Re­port sparks de­bate over the ben­e­fits of tro­phy hunt­ing

Con­ser­va­tion groups are spilt over whether al­low­ing killings helps pro­tect wildlife.

BBC Wildlife Magazine - - Wild News -

Claims that tro­phy-hunt­ing – the killing of wild an­i­mals for sport – ben­e­fits wildlife con­ser­va­tion and lo­cal com­mu­ni­ties do not stack up, ac­cord­ing to the Born Free Foun­da­tion.

A new re­port re­leased to mark the fourth an­niver­sary of the death of Ce­cil

the lion – Tro­phy Hunt­ing: Bust­ing the Myths and Ex­pos­ing the

Cru­elty – sets out the huge scale of the in­dus­try.

Close to 300,000 tro­phy items from over 300 En­dan­gered species were ex­ported be­tween 2008 and 2017, it says. The high­est num­ber of tro­phies came from Nile crocodiles (56,000), Amer­i­can black bears (50,000) and African ele­phants (38,000), and South Africa, Canada, Mozam­bique, Namibia and Zim­babwe are listed as the big­gest ex­port­ing coun­tries.

Born Free pol­icy di­rec­tor Mark Jones says that “Tro­phy hunters claim the fees paid to out­fit­ters or gov­ern­ment agen­cies find their way back into pri­vate con­ser­va­tion ef­forts, but when you look at it across a broad scale, the fi­nan­cial con­tri­bu­tion it makes is very small.” Just three per cent of rev­enue from hunt­ing com­pa­nies fil­ters down to lo­cal peo­ple, the re­port claims.

How­ever, Save the Rhino ar­gues tro­phy hunt­ing has played a “key role” in the re­cov­ery of the South­ern white rhino, whose pop­u­la­tion sig­nif­i­cantly in­creased from some 2,000 an­i­mals in 1968 to more than 18,000 to­day. Ac­cord­ing to the IUCN, there is suf­fi­cient ev­i­dence to jus­tify tro­phy hunt­ing as a wildlife con­ser­va­tion strat­egy. Species rang­ing from the Mon­go­lian ar­gali to the North Amer­i­can bighorn sheep have ben­e­fited from the prac­tice, it says.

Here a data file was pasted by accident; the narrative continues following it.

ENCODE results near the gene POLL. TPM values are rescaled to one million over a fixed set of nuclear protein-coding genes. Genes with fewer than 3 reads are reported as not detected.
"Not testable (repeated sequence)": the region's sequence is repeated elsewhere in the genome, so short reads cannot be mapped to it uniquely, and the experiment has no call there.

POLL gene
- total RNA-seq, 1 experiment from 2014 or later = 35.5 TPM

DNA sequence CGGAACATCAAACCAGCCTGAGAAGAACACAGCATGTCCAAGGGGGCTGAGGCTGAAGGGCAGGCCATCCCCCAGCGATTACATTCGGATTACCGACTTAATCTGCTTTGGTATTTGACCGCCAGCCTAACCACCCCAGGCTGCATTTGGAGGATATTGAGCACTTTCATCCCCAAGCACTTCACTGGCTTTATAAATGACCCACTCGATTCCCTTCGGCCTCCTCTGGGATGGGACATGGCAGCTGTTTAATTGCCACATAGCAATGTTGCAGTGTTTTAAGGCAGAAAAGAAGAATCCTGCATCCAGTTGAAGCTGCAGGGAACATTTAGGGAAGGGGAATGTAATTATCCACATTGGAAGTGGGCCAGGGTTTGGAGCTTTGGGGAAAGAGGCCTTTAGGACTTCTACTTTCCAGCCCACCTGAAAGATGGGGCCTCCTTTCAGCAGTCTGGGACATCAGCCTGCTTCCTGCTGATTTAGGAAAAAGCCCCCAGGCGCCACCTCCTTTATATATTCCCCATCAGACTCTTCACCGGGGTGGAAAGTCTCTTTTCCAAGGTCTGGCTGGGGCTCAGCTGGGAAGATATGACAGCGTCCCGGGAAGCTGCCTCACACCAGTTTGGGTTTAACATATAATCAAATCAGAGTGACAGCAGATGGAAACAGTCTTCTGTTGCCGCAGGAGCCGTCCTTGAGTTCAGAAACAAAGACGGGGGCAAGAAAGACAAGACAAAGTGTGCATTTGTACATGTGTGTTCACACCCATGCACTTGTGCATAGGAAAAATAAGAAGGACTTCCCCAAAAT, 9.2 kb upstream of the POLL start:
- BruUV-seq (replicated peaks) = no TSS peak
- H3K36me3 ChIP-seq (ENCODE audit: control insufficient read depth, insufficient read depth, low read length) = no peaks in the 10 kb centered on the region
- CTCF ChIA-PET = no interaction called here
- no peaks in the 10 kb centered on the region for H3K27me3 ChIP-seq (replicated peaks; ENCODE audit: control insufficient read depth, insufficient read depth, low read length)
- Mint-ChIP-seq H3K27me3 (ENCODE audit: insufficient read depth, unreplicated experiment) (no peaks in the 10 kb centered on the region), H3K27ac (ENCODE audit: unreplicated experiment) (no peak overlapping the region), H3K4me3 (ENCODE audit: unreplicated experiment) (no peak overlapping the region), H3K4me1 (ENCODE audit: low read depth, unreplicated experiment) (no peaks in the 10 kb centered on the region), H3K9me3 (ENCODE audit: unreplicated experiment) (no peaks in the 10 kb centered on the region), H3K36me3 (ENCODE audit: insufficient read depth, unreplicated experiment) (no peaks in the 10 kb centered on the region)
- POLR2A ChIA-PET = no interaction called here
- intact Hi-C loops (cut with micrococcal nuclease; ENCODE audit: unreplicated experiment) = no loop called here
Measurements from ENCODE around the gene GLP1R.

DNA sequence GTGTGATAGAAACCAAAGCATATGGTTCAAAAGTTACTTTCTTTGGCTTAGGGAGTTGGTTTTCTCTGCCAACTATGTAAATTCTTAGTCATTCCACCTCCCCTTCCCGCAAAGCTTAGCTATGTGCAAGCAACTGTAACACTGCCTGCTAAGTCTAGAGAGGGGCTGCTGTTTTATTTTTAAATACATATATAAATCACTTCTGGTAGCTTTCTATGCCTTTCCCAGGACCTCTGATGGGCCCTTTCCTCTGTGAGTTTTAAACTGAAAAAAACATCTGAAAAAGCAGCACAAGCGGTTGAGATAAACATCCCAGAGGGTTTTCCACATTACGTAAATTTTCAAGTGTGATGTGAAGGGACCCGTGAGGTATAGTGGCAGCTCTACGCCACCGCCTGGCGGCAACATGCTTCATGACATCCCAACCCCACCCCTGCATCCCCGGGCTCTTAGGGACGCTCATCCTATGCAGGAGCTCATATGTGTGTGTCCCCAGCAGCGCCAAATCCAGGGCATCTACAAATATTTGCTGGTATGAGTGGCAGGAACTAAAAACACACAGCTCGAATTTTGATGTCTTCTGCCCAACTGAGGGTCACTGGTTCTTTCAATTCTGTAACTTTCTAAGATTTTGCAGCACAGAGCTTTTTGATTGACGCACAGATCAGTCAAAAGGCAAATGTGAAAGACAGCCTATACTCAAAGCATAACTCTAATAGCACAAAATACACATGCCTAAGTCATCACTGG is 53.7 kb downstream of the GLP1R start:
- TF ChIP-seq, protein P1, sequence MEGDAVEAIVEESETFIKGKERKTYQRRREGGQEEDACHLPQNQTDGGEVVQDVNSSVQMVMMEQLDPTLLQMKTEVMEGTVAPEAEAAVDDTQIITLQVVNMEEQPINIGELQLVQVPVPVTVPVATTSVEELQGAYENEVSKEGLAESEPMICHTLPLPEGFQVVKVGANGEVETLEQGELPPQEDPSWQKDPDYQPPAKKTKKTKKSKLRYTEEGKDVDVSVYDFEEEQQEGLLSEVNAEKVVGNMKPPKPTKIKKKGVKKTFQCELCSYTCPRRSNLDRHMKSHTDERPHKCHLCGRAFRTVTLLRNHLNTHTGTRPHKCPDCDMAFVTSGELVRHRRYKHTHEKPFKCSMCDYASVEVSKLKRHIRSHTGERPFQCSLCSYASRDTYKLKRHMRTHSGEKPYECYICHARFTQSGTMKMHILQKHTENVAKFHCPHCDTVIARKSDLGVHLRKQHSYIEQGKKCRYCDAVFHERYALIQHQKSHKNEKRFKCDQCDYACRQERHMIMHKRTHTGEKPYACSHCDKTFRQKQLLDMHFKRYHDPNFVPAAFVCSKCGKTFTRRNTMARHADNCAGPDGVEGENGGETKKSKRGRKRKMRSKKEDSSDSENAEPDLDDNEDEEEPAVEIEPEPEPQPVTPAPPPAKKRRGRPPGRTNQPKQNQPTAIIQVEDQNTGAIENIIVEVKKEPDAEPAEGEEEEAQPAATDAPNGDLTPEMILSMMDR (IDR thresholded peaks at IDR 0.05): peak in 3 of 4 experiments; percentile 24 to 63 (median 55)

Dilys Roe, chair of the IUCN’s Sus­tain­able Use and Liveli­hoods Spe­cial­ist Group, ques­tions a num­ber of the sta­tis­tics and as­ser­tions in the Born Free re­port. In many coun­tries, hunt­ing rev­enues do fil­ter down, she ar­gues.

Plus, there is no ev­i­dence that tro­phy hunt­ing has any neg­a­tive im­pact on wildlife con­ser­va­tion. “Take a look at the IUCN Red List,” she says. “For none of the species that Born Free and oth­ers are con­cerned about is tro­phy hunt­ing listed as a threat.” James Fair

FIND OUT MORE Read the Born Free re­port at bit.ly/born­ftro­phy and IUCN brief­ing pa­per at bit.ly/iuc­n­tro­phy

Tro­phy hunt­ing in­volves killing an­i­mals for prized body parts, such as their heads. Be­low: Ce­cil the lion hit the head­lines.

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